Messier 101 The Pinwheel Galaxy

Messier 101, The Pinwheel Galaxy.Click here for an annotated version of this target.

M101 is a face-on, grand design spiral galaxy in Ursa Major. This is one of the nearest, most beautiful objects in the night sky. M101 is twice the size of the Milky Way at 170,000 light-years in diameter and is located 25 million light-years away.

Much like our own Milky Way galaxy, there are a lot of HII emission nebulae and star-forming regions. If you go to the annotated version of the image, you can see other NGC and PGC objects in the area.

In 1851, The Earle of Rosse, Willaim Parsons, discovered the spiral structure for the first time in the night sky. At the time, it was thought to be a nebula with star-forming regions, rather than a galaxy.

Parsons observed M101 using a 72-inch reflector telescope which had a focal length of 60ft. This was called “The Leviathan of Parsonstown”

In August 2011, we were able to observe a supernova in M101, this was the closest Supernova we have been able to observe in recent times.

The asymmetry in the spiral structure could be from the different speeds at which the galaxy is rotating. The inner parts of the galaxy are rotating faster than the outer edges, causing a compression of the galaxy. This phenomenon is called a density wave. The compression of gasses leads to pockets of star formation. The bright red regions here are the Hydrogen gas ionized by the young stars formed out of the gases.

Processing Info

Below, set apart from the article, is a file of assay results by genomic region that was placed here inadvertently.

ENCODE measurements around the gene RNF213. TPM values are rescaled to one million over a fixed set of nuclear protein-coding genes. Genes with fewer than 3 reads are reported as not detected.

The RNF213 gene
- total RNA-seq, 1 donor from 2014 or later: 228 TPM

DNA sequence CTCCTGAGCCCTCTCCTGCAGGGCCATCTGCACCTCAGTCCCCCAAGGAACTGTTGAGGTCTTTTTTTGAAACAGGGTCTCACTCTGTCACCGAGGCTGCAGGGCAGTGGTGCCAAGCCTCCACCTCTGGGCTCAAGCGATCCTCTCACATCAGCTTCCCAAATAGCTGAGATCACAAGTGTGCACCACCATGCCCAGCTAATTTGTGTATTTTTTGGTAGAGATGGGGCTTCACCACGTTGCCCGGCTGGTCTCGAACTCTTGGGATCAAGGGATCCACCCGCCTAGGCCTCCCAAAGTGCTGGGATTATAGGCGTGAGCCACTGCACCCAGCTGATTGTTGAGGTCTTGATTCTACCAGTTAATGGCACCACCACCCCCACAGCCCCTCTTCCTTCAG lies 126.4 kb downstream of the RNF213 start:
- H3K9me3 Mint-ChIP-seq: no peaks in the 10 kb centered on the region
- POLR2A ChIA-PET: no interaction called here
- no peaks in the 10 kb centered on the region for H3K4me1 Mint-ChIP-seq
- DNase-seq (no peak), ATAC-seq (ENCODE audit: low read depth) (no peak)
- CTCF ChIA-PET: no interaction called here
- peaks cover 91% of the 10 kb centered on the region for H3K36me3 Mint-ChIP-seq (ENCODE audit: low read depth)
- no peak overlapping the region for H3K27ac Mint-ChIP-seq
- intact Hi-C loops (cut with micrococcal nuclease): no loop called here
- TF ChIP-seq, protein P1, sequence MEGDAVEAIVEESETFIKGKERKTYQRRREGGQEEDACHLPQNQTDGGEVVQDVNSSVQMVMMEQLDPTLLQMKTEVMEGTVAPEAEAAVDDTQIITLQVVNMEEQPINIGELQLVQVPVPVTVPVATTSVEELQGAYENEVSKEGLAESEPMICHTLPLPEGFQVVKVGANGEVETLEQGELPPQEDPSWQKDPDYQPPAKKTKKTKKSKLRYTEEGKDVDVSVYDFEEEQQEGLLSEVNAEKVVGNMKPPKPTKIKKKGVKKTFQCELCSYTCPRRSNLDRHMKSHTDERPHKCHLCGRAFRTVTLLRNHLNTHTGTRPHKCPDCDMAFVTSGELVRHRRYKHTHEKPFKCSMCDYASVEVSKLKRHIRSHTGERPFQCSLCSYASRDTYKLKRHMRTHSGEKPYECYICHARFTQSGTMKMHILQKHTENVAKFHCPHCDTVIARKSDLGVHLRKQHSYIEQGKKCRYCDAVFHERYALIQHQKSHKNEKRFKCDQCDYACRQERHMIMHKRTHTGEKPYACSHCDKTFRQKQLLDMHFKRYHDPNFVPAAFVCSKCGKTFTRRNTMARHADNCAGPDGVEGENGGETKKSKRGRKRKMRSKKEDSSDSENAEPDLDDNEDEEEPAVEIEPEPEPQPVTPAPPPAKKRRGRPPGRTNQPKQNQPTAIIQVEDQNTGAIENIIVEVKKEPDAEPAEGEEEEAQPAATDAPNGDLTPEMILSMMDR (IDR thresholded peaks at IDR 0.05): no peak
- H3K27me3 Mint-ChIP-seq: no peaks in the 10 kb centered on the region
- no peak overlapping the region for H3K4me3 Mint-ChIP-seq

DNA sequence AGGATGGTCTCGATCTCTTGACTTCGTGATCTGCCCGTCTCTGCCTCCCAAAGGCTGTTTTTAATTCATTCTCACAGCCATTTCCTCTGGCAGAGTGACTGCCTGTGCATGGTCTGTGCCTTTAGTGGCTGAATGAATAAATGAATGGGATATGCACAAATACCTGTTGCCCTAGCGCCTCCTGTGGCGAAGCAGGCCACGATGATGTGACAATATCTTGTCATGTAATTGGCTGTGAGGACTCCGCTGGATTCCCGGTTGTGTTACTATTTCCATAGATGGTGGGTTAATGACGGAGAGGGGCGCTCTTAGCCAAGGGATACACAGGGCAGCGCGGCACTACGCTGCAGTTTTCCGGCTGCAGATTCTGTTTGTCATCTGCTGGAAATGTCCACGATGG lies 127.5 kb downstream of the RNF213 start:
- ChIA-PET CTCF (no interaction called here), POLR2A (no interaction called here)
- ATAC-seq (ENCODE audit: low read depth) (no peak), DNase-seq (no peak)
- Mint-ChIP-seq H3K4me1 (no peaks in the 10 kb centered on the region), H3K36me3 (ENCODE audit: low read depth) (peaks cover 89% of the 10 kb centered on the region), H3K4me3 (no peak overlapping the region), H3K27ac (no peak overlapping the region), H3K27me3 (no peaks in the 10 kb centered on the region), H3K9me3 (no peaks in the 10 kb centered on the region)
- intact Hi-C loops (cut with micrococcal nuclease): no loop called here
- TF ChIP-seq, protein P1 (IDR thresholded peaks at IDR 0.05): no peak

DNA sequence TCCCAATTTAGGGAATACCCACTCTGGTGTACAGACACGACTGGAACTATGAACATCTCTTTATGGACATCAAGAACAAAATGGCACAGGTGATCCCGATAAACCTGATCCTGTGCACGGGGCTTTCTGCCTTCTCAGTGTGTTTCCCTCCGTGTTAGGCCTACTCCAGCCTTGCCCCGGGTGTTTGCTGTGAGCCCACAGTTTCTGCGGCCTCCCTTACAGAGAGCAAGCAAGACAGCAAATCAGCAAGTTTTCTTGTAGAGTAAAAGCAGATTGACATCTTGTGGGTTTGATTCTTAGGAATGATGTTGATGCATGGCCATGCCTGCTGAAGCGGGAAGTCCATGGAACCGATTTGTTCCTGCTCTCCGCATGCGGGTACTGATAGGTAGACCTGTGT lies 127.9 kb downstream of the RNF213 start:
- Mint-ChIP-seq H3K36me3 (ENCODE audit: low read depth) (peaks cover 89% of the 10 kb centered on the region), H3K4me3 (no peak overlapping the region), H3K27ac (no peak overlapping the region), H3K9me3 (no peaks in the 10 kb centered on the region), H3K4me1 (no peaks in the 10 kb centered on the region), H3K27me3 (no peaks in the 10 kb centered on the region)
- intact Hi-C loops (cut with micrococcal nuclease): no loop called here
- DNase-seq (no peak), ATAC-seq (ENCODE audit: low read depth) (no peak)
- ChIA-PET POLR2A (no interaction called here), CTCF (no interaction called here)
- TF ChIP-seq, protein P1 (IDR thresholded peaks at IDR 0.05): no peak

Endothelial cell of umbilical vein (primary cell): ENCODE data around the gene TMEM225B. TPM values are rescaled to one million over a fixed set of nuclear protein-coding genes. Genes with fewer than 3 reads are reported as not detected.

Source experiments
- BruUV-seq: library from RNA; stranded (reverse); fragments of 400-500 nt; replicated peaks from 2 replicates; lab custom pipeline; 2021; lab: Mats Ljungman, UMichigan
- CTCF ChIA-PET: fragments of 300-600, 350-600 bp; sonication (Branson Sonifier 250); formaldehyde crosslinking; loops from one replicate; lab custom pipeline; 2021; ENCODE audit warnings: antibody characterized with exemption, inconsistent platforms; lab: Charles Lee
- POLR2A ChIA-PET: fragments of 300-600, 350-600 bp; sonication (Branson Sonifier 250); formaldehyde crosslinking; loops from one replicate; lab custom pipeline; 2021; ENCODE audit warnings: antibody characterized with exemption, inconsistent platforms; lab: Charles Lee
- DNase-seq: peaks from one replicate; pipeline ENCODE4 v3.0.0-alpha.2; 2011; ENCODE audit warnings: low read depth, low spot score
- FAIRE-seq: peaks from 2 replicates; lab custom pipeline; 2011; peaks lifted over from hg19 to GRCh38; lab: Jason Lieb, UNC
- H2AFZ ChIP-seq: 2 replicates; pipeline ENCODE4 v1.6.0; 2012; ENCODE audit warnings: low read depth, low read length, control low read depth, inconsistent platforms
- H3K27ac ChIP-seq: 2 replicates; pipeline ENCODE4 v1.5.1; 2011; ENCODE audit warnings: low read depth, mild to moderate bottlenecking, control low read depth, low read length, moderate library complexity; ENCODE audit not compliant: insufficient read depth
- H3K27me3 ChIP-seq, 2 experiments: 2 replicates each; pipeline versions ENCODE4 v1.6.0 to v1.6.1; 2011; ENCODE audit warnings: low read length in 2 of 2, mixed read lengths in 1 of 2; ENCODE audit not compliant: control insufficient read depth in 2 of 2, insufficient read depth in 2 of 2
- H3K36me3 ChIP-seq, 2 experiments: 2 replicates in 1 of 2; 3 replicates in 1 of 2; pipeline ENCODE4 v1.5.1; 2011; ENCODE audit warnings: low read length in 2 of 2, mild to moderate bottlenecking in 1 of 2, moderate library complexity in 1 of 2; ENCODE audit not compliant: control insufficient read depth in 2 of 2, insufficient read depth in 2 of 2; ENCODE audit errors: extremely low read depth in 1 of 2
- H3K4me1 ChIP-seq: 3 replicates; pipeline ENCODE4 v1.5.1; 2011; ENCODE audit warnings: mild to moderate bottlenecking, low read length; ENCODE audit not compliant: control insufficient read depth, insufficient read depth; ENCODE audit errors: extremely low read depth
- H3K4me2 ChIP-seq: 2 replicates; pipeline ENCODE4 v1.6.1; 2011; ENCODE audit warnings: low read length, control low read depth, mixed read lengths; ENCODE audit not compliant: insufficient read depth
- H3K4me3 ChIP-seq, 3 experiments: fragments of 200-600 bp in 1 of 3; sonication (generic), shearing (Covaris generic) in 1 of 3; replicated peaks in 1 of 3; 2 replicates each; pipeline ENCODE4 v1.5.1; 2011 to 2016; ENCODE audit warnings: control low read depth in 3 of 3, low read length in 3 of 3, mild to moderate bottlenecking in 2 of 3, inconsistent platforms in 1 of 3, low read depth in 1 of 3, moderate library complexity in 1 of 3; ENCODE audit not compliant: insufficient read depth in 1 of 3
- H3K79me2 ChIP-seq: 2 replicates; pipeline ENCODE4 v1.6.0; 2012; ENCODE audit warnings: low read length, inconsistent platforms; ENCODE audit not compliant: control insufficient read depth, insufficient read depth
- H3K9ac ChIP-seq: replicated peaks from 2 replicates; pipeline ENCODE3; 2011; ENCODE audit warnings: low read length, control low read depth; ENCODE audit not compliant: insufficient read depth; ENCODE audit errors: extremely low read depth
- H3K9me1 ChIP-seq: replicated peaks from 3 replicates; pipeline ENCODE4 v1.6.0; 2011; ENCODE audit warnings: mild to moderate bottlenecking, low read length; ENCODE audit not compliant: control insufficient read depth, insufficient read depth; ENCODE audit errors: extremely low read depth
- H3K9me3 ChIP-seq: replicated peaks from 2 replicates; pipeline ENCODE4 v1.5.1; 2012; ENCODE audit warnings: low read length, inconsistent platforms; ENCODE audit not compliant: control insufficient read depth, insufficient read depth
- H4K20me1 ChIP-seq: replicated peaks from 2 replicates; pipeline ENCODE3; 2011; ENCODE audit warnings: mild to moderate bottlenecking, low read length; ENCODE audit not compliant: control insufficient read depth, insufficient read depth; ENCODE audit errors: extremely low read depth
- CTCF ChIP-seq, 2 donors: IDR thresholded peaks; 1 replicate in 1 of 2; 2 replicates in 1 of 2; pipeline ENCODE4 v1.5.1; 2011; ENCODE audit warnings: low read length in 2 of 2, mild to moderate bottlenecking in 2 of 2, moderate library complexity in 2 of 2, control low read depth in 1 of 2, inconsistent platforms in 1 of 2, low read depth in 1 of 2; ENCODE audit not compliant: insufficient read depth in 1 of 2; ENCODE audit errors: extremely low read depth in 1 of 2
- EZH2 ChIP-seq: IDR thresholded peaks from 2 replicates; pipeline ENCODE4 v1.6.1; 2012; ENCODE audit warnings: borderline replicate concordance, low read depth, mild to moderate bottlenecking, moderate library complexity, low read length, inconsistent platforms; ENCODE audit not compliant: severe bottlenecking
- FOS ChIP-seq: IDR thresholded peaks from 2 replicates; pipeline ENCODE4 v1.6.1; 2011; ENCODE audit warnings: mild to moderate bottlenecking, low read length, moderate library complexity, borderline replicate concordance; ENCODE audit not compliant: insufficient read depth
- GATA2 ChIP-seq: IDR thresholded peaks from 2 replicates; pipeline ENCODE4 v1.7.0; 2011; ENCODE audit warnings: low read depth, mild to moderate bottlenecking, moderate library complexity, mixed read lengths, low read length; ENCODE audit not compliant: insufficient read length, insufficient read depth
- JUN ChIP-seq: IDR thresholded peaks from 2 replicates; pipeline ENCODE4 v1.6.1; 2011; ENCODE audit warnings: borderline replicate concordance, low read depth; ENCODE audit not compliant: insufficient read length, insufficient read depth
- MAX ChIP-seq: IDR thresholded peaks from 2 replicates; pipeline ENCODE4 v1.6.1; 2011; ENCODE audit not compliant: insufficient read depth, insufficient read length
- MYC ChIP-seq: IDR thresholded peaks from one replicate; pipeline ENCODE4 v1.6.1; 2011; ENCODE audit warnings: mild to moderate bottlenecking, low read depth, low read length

I took almost 130 frames at 300 seconds. I was however plagued with some really weird focusing issues which caused me to throw away 50 frames. I took this over two nights at my local observing site. The third night, I was at a Bortle 2 site in Cherry Springs State Park under pristine skies.

I ended up with 80 usable frames. I calibrated it using 50 darks, flats, and dark flats.

The following processes were performed in PixInsight:

  • Channel Extraction
  • Linear Fit
  • Channel Combination
  • Dynamic Crop
  • Dynamic Background Extraction
  • Automatic Background Extraction
  • Background Neutralization
  • Photometric Color Calibration
  • EZ Decon
  • EZ Denoise
  • Histogram Transformation
  • LRGB Combination
  • Curves Transformation (X2 with a range mask. Inverted mask for the background and then non inverted for the target)
  • Color Saturation (X2 with a range mask. Inverted mask for the background and then non inverted for the target)
  • Curves Transformation (Using Luminance and Binary masks created using the GAME script)
  • SCNR (Removed Green)
  • EZ Star Reduction
  • Local Histogram Equalization (Performed with a range mask)
  • HDR Multiscale Transform

Once I found what I liked, I saved the files and went to Photoshop. I played around with the levels, vibrance, and saturation a bit.

The area of the sky in OrionHere you can see the area of the sky in Ursa Major imaged.

Acquisition Data

  • Telescope: Explore Scientific FCD100 Series 127mm f/7.5 Carbon Fiber Triplet ED APO Refractor Telescope
  • Camera: ZWO ASI2600MC Pro
  • Guiding: ZWO Off-Axis Guider with Helical Focuser
  • Guide Camera: ZWO ASI290MM Mini. Dithering every image at 1 pixel each time.
  • Mount: iOptron CEM60
  • Software: NINA for image acquisition. PixInsight used for stacking and editing. Imported to Photoshop for final touchup and watermarking.
  • Other Accessories: AstroZap Dew Heater, Astro-Tech 2″ Flattener, MoonLite CFL 2.5″ Focuser with a V3 Controller, PrimaLuceLab Eagle 4S
  • Filters: Optolong L-Pro (80 x 300s)
  • Exposure Time: 6 hours 40 minutes -20°C
  • Date: April 20, May 9 & May 15, 2021
  • Location: April 20 & May 9 at Voorhees State Park, NJ, May 15 at Cherry Springs State Park, PA
  • Bortle Dark-Sky Scale: 4 & 2
  • Mean SQM: 20.41
  • RA center: 14h 3′ 6″
  • DEC center: +54° 21′ 28″
  • Orientation:6.418 degrees
  • Field radius: 1.173 degrees
  • Magnitude: 7.86
  • Resolution: 3720 x 2330